This follows on from a 2009 decision, also in the European Court, called RLRE Tellmer (Case C-572/07) which found that in a residential block where the rent was exempt from payment of VAT, it should in fact be chargeable on the costs of cleaning, thus introducing the principle that these items could be treated separately rather than following the idea that the two elements are one and the same – "rents" - and therefore should not be treated separately for VAT purposes. A relevant issue was whether the tenant in question had the opportunity to commission the services from a third party. In the case of most commercial leases where a landlord supplies services, a tenant is not free to have this choice. HMRC was not persuaded to change its policy as a result of this case, so in practical terms nothing changed.

The Court of Justice of the European Union are now considering the point again and will be making a ruling in due course. This could have implications for tenants and in particular those who have issues over VAT recovery.

Points to watch

  • If a landlord has not elected, but incurs VAT in providing the services, the landlord may be "hiding" that irrecoverable VAT and charging it to tenants in any event. Tenants who are aware of this could, as Field Fisher Waterhouse have done, consider making a repayment claim to HMRC. It may not work on the basis of HMRC's treatment of VAT outlined above, but with the Field Fisher case in the pipeline, things may change.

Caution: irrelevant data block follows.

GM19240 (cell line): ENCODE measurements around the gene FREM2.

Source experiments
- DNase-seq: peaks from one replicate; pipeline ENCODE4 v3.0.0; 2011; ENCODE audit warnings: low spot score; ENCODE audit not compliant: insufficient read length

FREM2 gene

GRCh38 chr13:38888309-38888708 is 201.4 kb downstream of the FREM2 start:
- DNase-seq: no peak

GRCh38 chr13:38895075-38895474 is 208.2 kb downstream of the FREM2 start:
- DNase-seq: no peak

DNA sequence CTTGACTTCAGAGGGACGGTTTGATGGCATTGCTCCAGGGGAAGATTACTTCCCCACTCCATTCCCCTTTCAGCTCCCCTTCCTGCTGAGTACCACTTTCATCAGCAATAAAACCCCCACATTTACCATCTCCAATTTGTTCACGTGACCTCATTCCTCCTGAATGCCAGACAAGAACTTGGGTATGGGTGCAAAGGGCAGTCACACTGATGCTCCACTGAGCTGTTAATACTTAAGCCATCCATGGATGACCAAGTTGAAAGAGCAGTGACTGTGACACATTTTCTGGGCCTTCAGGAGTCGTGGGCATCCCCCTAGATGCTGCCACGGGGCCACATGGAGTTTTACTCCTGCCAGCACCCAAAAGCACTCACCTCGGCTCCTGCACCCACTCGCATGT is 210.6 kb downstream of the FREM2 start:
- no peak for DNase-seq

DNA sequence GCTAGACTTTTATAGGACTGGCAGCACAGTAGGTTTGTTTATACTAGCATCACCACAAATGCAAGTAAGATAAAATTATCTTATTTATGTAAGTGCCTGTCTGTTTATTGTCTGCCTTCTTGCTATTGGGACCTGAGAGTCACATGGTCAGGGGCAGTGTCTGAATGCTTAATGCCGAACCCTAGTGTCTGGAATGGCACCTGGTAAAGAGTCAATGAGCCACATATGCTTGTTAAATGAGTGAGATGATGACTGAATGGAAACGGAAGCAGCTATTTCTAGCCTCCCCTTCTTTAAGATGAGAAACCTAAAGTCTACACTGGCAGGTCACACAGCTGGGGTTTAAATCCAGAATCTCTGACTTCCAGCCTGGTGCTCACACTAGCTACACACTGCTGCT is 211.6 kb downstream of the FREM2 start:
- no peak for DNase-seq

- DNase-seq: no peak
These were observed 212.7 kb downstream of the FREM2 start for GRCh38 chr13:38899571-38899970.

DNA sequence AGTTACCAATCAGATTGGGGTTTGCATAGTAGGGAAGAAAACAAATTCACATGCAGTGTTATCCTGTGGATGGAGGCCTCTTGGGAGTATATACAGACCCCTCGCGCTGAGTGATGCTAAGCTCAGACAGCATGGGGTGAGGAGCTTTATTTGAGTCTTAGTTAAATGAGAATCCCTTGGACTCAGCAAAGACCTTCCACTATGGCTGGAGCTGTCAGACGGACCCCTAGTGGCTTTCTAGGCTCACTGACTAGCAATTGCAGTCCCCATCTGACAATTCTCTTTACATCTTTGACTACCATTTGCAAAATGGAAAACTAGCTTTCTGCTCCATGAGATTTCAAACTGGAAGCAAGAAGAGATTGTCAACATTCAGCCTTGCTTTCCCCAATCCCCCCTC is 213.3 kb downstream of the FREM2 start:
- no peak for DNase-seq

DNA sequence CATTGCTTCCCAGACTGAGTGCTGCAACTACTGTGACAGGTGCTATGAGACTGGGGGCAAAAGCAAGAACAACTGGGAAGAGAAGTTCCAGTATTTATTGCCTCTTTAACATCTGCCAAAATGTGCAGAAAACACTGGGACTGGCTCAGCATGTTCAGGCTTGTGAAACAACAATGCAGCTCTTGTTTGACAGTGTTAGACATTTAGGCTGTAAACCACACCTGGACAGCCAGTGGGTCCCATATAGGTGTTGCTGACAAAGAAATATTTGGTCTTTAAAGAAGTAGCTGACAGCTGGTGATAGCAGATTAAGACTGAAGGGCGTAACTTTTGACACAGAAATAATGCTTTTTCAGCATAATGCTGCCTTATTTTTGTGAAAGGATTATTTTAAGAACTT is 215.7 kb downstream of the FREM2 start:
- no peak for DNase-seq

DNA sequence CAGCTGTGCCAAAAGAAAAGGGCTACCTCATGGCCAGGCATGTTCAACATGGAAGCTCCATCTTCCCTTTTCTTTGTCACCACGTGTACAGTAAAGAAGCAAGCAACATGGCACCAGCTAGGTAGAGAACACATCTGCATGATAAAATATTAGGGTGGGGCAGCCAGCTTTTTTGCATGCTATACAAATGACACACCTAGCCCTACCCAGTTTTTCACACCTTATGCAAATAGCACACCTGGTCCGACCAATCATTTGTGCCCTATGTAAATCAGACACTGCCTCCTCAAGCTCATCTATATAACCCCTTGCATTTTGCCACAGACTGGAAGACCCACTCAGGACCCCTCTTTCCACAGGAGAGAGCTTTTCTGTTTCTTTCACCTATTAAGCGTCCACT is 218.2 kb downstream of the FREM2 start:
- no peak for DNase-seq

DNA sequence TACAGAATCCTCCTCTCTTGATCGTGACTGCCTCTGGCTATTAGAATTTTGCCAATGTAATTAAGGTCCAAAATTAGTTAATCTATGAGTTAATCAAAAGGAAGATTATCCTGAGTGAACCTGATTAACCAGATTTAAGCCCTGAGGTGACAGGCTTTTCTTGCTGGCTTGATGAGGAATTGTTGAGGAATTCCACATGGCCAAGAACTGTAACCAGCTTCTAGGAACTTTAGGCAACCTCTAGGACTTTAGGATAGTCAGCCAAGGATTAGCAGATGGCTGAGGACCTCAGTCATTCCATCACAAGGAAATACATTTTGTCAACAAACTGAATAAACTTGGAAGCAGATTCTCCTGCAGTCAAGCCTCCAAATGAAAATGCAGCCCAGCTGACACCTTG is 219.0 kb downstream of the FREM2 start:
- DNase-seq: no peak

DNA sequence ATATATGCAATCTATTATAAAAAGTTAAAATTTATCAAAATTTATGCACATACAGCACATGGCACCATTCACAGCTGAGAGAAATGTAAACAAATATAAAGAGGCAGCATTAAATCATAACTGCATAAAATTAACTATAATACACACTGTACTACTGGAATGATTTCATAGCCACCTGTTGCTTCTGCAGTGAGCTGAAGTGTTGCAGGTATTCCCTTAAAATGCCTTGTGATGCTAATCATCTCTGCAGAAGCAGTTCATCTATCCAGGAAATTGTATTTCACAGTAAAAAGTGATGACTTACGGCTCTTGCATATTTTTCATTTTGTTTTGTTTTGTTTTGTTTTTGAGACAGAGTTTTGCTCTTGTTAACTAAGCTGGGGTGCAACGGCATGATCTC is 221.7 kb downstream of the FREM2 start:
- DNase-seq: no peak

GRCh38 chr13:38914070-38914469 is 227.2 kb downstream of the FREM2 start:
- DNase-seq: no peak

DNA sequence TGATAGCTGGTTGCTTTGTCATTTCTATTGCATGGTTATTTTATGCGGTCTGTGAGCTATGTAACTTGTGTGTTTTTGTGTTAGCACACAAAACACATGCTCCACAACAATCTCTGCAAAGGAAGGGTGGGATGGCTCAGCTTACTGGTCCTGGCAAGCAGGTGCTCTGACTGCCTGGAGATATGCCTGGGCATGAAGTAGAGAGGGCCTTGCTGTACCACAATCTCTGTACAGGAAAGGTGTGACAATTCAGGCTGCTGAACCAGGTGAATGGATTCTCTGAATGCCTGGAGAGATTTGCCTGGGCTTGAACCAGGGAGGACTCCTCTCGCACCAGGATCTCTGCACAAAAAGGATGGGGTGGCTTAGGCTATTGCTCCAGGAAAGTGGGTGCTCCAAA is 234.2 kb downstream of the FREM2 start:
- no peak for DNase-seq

• If such a change were to ensue, tenants may benefit from paying a lower "net" service charge as landlords would be able to reclaim the VAT they incur in providing the services and therefore would not need to charge the "hidden" VAT to tenants.

For tenant clients who may not be able to recover VAT, or make full VAT recovery, whether or not VAT is chargeable on service charges could make a significant difference to their budgeted costs.

  • Agents need to be aware of this at the heads of terms stage so that the parties are clear and, if possible, VAT inclusive service charge provisions may be agreed.
  • Where a "cap" on service charge per square foot is negotiated, the VAT issue needs to be covered at the initial stages of the transaction to ensure that all parties are clear whether the cap is VAT inclusive or exclusive.
  • The drafting in the lease needs to be clear on whether VAT is payable on top of the rents demanded.
  • The most important advice at present is for tenants to be clear on the position, either way, so that if moving into a new building and establishing budgets they know what to expect.
  • Remember that if sub-letting, a tenant needs to make its own decision as to whether or not to elect for the purposes of charging their sub-tenant as the landlord's own VAT election status will not be binding upon a sub-tenant.

The content of this article is intended to provide a general guide to the subject matter. Specialist advice should be sought about your specific circumstances.